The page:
Hawk Moments: The Whopper Flying Machine
When the Wrights returned to Dayton
in the fall of 1902, they immediately set to work on designing an
entirely new flying machine. They called it their
"Flyer" to distinguish it from their previous gliders,
for it was indeed much more. This machine, they knew, needed a
much stronger and more rigid structure to carry the weight and
withstand the vibrations of propellers and its power plant.
The "Flyer" first took
shape in a preliminary sketch Wilbur drew on brown wrapping paper,
showing the top, side, and front views of the machine. It was much
larger and heavier than its predecessors - 7 feet high, 19 feet 9
inches in length, with a weight of 605 pounds (without pilot),
sporting a 40 foot 4 inches wingspan and over 500 square feet of
total wing area. Compared to the grace of their earlier gliders,
it was a rather ugly duckling, more squat and stumpy.
The "Flyer" was also
sturdier. The ribs were built up of two pieces of wood, tacked and
glued in place over supporting blocks. The end bows were pieces of
specially bent wood used in carriage building, and they covered
the wings, top and bottom, with a tightly woven muslin known as
"Pride of the West." It came straight off the bolt, with
no additional doping to make it more airtight.
Each wing was built in three
sections, with final construction to take place once they had
arrived at Kitty Hawk in the fall. The two outer bays were warped,
but this time the central bay - which had to support a pilot,
engine and drive mechanism - was rigid by necessity. A hip cradle
provided wing-warping and rudder operation, and there was a hand
control for the elevator, a double-surfaced design the Wrights
hoped would carry a big part of the flight load, especially in the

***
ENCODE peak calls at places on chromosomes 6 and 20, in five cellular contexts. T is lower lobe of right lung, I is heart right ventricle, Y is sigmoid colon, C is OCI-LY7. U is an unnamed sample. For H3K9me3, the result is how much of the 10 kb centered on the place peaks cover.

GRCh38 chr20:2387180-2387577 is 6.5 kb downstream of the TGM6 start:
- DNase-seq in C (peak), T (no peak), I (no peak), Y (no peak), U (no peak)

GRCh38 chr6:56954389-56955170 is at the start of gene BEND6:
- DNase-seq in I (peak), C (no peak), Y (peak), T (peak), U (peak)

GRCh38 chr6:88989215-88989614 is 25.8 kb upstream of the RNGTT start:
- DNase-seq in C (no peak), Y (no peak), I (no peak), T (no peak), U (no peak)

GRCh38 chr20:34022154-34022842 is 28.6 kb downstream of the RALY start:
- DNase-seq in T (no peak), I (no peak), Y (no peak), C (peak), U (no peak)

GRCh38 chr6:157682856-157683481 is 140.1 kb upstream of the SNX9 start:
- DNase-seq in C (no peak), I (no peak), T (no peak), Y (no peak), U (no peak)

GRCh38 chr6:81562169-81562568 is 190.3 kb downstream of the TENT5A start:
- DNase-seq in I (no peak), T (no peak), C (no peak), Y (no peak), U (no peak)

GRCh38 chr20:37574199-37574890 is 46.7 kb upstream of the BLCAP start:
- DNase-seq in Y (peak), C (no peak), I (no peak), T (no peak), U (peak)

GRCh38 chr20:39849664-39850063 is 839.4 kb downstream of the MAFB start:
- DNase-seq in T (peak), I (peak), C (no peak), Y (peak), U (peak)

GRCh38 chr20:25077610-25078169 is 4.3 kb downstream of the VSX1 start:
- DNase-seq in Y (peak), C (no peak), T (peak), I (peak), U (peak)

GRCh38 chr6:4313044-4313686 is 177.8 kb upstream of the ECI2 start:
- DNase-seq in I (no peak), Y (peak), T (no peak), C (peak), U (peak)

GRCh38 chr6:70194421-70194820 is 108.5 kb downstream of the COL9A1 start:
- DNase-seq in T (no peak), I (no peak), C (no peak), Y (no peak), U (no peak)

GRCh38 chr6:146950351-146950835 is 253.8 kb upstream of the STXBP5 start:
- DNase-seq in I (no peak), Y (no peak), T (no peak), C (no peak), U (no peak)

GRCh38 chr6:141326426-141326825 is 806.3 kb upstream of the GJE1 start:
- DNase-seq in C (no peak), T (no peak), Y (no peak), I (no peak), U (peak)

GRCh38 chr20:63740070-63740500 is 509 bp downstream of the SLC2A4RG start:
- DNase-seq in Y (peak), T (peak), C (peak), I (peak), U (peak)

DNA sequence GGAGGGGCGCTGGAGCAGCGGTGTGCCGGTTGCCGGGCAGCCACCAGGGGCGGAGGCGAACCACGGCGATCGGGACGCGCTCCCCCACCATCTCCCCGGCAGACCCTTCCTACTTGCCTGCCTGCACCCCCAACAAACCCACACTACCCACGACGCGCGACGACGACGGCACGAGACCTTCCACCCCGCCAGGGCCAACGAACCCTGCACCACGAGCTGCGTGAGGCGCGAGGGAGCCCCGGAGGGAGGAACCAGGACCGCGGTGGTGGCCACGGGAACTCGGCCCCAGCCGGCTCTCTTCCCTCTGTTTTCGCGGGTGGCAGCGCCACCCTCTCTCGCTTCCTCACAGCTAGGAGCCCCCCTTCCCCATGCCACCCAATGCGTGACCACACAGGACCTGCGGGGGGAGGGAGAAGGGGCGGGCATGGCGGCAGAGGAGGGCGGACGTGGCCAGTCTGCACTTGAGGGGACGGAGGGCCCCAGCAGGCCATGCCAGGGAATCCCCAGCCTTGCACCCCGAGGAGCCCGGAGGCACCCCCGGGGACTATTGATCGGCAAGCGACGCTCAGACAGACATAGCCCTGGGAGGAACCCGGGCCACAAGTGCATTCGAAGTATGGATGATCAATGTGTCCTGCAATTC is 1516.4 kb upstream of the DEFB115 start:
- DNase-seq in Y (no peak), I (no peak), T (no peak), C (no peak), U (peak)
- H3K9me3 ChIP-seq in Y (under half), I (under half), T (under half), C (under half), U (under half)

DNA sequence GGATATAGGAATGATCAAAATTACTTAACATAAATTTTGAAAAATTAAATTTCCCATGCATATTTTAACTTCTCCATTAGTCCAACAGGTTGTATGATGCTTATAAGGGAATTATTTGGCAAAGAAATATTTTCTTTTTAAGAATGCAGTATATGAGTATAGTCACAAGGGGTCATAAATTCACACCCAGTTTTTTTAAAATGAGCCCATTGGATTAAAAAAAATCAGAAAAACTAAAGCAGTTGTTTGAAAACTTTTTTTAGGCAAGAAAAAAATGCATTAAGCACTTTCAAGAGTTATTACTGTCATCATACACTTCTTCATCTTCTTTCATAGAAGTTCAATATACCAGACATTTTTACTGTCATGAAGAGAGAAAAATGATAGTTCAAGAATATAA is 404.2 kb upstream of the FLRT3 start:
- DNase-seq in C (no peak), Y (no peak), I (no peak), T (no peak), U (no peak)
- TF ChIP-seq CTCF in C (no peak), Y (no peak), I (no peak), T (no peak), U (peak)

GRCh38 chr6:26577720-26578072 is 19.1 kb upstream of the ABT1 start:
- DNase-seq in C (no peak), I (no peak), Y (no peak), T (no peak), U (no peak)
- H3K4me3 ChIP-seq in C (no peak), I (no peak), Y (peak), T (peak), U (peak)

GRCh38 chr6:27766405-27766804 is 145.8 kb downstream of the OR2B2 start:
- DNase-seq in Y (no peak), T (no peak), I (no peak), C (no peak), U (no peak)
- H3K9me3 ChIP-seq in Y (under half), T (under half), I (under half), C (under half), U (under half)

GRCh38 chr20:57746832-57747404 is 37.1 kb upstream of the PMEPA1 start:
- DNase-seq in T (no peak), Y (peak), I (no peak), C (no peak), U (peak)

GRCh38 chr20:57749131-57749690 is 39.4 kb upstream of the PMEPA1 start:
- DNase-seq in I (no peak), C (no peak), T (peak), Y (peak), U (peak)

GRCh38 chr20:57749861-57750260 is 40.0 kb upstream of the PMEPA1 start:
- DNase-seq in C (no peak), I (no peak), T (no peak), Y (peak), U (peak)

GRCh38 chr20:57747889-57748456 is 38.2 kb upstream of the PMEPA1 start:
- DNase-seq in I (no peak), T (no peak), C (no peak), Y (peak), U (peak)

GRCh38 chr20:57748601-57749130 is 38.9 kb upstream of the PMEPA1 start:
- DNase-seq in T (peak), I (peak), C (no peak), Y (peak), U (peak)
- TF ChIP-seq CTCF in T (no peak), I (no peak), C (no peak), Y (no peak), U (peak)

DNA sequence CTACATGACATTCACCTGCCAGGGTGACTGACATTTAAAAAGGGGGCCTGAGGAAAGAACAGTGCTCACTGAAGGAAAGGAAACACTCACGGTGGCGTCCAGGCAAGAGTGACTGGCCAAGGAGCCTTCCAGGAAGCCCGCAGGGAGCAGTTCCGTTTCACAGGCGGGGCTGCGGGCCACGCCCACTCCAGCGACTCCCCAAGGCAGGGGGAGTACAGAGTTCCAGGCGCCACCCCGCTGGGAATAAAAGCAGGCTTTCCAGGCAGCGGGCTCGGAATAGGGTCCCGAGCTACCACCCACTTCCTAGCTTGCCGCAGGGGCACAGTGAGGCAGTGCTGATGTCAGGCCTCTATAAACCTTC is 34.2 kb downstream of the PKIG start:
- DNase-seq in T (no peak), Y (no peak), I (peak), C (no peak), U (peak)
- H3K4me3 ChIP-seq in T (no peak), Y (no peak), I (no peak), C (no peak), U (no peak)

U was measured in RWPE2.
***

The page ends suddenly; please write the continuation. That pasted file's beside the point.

first moments off the ground.
There were two other significant
changes. Most distinguishable was the droop of the wings, which
appeared too weak to support their weight, the tips being a full
10 inches lower than the central wing section. This droop was
deliberate, meant to minimize wind gusts from the side. Not as
noticeable was the lack of symmetry. The Flyer's right wing was
four inches longer than its left. This, the Wrights realized, was
needed to provide additional lift for the motor and accessories,
which were 50 pounds heavier than the pilot, who lay on the left
side of the central section.
The Wrights were excited,
throughout the summer, as their "whopper flying machine"
as Orville called it, began to take shape. This trip to Kitty
Hawk, they knew, would be unlike those of the past. Before, the
emphasis had been on testing new theories and verifying the
results of testing done the previous winter. This time their goal
was different. Success would be nothing less than getting a
powered machine off the ground and sustaining and controlling its
This "Kitty Hawk
Moment" is brought to you by EAA, whose Countdown to Kitty
Hawk program, presented by Ford Motor Company, includes an exact
flying reproduction of the Wright Flyer. It is the centerpiece of
EAA's national tour during 2003, which will conclude with a
five-day celebration at Kitty Hawk, North Carolina, where the
Wright flyer will fly again at exactly 10:35 a.m. on Dec. 17,
2003, commemorating 100 years of powered flight.